E-Press Kit

About WaFoo

History and Mission Statement

When the two different cultures meet, a new form of art is born. Jazz was created when the African rhythm met the European instruments. The French impressionists such as Manet, Monet, Degas, Bonnard, Lautrec, Van Gogh, Gauguin, Debussy, Proust were all fascinated by the Japanese paintings and the influence was later called "Japonism." When jazz met the Japanese music, the environment was prepared for WaFoo to create a new form of art.

The prototype of the ensemble was formed in 2001 by four Japanese Jazz musicians under the concept of "Beauty of the music across the East and the West." After years of labs and experimental performances, the ensemble won the first grant, Performing Arts Awards, from COAHSI (Council of Arts and Humanities for Staten Island) in 2004 and performed for JuneFest 2004, which is officially a birth of WaFoo. At the same time, the original concept of the ensemble was evolved into WaFoo's mission statement.

"Providing a powerful weapon to promote the mutual understanding between the East and the West, by showing how beautiful and peaceful the music can be when the two different elements are blended each other."

Traditional Japanese arts have been introduced in the United States and its popularity is increasing. Kabuki is played occasionally, Origami is becoming very common, and so is sushi and flower arrangement. The modern Japanese arts, however, have not gained much attention yet because there are not many artists who are committed to perform them. So, there is a call for WaFoo's artistic mission, "Neo-Japonism."

Composers of Contemporary Music

WaFoo is not only a music performance group but also a group of active living composers to create contemporary music. Each musician has profound understanding of arts, culture, and humanities of our time. This helps the ensemble create "contemporary Japanese music" in lie of traditional Japanese music. All the repertoires are originals or new interpretations of Japanese traditional folk music made by the musicians of WaFoo.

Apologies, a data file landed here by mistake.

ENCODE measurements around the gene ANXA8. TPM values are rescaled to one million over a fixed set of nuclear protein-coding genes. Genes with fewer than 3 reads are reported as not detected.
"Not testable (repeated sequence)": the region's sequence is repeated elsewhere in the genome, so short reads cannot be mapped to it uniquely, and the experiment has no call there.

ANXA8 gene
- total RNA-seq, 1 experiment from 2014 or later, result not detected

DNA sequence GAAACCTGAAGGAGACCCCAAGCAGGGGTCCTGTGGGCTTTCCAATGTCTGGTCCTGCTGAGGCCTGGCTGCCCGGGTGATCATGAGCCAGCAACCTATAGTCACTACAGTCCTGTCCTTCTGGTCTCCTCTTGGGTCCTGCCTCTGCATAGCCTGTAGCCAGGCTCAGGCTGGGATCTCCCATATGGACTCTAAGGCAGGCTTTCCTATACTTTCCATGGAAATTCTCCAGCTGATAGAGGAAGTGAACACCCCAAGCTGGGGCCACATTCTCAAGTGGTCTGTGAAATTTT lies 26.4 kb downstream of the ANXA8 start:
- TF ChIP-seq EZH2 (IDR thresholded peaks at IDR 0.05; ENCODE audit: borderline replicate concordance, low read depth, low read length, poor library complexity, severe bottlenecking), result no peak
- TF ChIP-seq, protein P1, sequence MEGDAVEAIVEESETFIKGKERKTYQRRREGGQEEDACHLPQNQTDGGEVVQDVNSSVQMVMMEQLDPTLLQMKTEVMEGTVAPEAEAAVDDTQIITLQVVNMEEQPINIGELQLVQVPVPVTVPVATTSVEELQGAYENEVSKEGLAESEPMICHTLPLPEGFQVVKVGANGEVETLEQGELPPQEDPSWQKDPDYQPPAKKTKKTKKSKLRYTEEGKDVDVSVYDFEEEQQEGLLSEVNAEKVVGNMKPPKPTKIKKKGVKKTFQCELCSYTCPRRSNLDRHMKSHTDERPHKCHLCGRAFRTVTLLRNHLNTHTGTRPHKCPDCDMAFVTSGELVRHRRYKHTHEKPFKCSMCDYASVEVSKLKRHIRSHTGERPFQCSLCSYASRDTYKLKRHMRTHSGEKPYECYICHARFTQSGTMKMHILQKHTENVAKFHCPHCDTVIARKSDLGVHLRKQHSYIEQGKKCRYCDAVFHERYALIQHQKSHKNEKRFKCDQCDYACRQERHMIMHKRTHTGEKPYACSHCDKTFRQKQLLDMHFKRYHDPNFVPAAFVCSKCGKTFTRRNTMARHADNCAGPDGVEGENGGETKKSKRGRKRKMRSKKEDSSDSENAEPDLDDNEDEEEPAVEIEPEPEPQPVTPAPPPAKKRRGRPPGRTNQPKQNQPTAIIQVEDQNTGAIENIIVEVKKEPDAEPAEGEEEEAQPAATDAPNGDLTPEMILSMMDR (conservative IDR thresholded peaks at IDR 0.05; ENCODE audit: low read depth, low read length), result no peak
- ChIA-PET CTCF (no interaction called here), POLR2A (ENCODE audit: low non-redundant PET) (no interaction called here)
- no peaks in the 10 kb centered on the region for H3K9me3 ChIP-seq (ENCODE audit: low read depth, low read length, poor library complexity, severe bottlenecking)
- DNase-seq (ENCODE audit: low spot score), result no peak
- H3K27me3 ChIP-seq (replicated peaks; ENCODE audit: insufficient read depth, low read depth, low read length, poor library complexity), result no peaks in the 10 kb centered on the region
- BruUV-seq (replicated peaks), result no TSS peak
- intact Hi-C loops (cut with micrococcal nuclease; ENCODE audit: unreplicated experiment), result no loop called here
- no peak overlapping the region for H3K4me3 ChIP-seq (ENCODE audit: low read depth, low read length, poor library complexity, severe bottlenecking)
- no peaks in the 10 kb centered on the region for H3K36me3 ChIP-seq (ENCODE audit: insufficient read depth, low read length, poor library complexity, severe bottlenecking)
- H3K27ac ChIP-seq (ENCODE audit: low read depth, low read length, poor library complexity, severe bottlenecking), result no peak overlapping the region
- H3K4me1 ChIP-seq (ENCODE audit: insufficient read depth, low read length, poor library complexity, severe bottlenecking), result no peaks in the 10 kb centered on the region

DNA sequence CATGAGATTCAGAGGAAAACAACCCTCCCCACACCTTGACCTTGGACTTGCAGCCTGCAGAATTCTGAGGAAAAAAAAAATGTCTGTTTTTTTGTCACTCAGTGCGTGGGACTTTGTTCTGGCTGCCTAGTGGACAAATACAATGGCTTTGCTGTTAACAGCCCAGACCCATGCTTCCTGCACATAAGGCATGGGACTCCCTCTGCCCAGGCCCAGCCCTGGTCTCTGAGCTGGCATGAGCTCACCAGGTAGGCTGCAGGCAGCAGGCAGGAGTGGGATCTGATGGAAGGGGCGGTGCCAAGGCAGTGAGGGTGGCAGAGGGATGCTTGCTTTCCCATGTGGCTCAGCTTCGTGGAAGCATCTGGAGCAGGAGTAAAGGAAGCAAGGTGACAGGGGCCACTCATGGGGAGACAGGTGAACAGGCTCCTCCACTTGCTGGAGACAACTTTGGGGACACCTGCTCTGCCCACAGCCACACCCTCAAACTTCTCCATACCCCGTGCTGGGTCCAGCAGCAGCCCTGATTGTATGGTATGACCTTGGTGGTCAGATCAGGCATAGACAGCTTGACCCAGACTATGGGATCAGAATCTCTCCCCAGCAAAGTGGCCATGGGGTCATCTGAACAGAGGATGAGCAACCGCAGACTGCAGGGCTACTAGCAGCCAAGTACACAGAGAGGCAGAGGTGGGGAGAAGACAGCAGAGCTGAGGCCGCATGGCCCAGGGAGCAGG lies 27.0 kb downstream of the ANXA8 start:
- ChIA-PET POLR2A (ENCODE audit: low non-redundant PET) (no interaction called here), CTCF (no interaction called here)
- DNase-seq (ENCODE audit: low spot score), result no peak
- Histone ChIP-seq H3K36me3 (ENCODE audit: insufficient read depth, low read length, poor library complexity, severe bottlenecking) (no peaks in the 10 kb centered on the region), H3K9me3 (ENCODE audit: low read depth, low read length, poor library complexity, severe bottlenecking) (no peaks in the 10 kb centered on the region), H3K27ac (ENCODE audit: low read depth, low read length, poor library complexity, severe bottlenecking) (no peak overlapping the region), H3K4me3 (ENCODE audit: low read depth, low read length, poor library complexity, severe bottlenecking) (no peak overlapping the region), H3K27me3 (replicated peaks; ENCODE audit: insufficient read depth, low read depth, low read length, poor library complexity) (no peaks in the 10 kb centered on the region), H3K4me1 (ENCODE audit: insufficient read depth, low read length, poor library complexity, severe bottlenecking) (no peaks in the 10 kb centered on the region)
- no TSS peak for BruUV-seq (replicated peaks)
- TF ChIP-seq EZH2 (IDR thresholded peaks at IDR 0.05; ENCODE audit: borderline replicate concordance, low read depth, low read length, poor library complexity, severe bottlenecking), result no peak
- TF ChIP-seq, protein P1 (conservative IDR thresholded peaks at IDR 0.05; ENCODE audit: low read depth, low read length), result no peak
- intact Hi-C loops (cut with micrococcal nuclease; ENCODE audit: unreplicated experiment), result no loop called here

Audience and Artistic Accomplishments

The music of WaFoo is for everyone. It has been well-accepted and highly acclaimed by both critiques and ordinary music fans. The following quotes suggest how people loved WaFoo.

"WaFoo's amalgam of jazz and Japanese traditional elements is very, very easy to love."
- Michael Fressola, Arts Editor for Staten Island Advance

"People were in tears; emails and phone messages have been pouring in....
Many, many people spoke about how deeply your performance affected them."
- Beth Gorrie, Producer of Staten Island OutLOUD's Hiroshima Nagasaki Reflections

2005 was the year of breakthrough for WaFoo both in production and box-office. Some noteworthy performances among the regular concerts and educational programs in local schools are; "WaFoo Suite" a full concerto WaFoo composed and performed with a symphony orchestra, "D and Dangerman" an off-Broadway show that WaFoo produced as a composer and performer and the collaboration of music and Japanese calligraphy.

WaFoo is very confident that today's people - whether they are in the East or the West - would love our music, or even need it, because what WaFoo is trying to present is not just the sounds, but it's also the spirit of "Wa" which translates peace and harmony.

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